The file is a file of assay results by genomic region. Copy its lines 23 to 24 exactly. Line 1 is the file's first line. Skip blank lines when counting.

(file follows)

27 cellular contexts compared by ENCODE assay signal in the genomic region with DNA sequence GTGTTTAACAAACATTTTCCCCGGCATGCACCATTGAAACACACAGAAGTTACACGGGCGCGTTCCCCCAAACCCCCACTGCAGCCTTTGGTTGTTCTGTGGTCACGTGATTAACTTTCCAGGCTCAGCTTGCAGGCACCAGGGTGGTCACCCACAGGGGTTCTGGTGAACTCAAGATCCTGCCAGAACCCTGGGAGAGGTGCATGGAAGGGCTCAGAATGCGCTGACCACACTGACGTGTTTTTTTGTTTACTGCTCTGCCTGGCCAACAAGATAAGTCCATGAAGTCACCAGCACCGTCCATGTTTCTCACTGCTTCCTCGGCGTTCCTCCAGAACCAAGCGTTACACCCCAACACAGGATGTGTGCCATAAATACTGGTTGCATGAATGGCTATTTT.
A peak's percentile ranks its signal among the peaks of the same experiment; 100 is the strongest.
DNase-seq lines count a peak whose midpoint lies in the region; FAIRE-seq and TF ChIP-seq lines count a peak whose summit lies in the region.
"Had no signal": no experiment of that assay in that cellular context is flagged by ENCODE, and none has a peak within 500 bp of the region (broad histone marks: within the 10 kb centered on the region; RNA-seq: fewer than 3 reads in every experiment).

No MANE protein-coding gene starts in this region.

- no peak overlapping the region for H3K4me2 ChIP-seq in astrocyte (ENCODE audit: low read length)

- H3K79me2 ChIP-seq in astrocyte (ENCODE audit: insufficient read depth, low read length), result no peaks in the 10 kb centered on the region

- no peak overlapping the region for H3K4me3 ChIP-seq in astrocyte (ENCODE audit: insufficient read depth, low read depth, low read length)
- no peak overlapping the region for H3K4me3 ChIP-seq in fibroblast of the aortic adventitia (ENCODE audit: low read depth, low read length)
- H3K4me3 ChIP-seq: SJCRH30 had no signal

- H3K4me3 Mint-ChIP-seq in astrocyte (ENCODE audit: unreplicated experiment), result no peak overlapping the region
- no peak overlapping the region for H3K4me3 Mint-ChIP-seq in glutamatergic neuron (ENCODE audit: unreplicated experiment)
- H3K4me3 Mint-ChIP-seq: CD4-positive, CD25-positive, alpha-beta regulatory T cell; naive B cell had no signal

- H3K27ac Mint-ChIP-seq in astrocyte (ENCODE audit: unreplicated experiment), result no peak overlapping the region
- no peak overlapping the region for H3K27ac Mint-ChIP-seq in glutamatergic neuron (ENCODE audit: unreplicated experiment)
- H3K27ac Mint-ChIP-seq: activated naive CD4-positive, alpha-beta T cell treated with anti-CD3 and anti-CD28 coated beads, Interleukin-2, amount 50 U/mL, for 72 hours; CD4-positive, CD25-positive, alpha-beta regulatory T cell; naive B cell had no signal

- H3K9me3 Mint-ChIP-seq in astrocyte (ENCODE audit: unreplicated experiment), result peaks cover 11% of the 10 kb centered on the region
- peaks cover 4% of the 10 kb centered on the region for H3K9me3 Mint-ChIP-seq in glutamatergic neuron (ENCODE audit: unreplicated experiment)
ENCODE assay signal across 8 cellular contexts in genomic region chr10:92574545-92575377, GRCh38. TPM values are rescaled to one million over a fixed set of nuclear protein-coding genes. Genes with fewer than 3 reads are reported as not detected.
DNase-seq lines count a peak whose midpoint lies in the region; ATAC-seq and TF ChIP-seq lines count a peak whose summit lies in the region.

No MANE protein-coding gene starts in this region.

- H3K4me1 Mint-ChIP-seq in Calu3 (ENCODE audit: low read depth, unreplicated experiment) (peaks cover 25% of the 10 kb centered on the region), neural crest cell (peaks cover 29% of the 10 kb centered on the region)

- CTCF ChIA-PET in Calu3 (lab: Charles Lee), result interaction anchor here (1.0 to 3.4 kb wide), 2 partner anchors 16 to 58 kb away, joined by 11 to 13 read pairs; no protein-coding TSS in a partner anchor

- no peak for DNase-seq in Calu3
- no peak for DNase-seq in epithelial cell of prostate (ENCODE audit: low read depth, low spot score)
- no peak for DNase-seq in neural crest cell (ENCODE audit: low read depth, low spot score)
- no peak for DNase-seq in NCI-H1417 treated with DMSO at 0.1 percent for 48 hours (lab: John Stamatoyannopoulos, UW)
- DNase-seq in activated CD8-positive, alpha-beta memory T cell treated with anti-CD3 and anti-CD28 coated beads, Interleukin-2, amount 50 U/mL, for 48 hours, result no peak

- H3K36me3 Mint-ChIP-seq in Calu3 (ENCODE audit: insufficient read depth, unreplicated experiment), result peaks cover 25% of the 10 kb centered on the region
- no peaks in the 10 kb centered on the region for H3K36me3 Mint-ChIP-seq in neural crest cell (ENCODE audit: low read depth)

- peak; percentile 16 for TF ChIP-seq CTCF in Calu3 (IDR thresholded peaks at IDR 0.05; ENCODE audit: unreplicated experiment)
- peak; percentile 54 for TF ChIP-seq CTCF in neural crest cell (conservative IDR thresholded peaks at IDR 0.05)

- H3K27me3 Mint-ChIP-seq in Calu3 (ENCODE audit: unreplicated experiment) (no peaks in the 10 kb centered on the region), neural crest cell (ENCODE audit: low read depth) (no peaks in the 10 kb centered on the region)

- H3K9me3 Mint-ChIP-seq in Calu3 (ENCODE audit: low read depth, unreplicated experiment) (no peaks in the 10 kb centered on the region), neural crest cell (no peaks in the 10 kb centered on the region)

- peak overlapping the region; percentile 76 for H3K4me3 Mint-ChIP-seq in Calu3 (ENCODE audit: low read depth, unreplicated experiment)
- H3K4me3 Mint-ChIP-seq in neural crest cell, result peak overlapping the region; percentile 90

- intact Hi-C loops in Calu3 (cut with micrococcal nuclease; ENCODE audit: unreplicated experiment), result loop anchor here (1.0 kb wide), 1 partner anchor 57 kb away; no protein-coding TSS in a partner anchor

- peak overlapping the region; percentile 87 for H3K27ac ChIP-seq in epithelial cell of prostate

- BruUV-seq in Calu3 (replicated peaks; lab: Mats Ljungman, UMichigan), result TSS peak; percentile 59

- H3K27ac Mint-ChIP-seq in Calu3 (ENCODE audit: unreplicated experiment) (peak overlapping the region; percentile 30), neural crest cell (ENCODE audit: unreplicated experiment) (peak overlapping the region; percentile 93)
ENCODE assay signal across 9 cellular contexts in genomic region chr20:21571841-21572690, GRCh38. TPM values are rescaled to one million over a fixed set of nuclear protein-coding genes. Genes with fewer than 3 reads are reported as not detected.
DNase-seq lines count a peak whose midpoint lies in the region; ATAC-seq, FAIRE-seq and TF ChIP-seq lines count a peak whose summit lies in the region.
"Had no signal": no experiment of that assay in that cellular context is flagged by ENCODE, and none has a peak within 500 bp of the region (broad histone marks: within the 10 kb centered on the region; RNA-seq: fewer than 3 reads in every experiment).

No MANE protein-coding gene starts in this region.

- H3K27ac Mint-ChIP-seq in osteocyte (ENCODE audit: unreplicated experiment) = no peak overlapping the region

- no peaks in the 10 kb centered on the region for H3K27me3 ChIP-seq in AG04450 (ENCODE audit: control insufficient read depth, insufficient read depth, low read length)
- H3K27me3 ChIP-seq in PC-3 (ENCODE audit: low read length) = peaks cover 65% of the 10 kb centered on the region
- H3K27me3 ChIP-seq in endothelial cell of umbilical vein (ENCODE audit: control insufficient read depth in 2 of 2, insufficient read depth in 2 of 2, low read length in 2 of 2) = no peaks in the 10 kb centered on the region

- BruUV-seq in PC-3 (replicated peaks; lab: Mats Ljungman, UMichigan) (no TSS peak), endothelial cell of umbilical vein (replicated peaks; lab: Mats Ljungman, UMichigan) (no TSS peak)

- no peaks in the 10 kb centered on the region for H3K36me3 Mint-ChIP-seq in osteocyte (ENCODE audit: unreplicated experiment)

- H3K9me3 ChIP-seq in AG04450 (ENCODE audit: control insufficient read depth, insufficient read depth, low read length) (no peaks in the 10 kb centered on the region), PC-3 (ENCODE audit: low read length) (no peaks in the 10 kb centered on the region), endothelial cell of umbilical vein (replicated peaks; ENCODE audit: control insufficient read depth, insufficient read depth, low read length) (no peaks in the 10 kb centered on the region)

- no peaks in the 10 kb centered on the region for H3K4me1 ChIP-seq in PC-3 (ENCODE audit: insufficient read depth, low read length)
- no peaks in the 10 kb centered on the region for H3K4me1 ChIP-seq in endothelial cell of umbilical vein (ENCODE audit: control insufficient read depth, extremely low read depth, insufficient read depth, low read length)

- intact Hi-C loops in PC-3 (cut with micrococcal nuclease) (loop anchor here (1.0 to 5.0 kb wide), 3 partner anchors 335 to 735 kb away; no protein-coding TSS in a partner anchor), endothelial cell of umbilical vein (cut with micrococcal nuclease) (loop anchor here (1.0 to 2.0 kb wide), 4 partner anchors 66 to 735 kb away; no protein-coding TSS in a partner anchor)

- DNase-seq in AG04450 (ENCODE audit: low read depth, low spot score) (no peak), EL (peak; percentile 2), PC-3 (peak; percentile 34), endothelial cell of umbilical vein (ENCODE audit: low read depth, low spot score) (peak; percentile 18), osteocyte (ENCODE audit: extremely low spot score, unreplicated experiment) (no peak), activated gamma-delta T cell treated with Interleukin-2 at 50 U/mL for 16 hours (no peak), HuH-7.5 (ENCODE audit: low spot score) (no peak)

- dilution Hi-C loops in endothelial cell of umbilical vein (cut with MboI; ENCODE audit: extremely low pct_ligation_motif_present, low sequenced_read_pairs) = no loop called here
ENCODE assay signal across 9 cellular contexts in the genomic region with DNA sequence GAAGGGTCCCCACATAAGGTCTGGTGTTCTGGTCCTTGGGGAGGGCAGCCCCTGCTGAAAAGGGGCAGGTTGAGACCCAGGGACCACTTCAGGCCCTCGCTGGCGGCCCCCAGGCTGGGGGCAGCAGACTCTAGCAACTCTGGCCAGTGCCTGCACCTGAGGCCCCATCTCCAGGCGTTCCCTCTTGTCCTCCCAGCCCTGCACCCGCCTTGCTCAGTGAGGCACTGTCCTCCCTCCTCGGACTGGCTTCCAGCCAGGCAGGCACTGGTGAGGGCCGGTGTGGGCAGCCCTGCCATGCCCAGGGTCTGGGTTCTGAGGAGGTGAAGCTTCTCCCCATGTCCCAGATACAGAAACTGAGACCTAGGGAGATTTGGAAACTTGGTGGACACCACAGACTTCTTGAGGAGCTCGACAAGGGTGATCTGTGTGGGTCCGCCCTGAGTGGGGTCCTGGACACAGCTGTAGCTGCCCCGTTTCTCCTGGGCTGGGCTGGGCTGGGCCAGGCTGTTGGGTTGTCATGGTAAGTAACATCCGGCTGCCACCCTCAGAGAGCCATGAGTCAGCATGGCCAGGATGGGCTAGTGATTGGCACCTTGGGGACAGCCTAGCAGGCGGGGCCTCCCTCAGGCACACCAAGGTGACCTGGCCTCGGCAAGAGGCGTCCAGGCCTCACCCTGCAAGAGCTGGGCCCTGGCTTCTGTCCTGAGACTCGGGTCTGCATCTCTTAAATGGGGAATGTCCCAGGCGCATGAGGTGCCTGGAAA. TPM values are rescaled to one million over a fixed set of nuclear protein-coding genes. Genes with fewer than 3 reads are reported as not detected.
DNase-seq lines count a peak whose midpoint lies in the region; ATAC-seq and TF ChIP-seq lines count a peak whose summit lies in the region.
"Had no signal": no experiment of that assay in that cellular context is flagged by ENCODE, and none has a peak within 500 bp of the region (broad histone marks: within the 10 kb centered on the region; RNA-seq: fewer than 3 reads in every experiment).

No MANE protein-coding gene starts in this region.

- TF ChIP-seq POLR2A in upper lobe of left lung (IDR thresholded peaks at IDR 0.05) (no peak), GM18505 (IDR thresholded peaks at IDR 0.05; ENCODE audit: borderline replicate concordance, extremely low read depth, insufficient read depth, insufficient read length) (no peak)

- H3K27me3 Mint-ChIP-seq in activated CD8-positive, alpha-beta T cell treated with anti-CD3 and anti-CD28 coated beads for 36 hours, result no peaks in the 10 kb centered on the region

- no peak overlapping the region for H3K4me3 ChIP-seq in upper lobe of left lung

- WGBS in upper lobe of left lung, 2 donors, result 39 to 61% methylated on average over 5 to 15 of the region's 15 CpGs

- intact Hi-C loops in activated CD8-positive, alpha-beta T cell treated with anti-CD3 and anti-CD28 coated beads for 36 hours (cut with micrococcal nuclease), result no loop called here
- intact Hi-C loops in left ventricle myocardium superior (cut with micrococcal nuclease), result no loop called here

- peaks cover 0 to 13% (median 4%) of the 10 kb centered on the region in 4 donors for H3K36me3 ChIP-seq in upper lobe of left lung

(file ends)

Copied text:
- CTCF ChIA-PET in Calu3 (lab: Charles Lee), result interaction anchor here (1.0 to 3.4 kb wide), 2 partner anchors 16 to 58 kb away, joined by 11 to 13 read pairs; no protein-coding TSS in a partner anchor

- no peak for DNase-seq in Calu3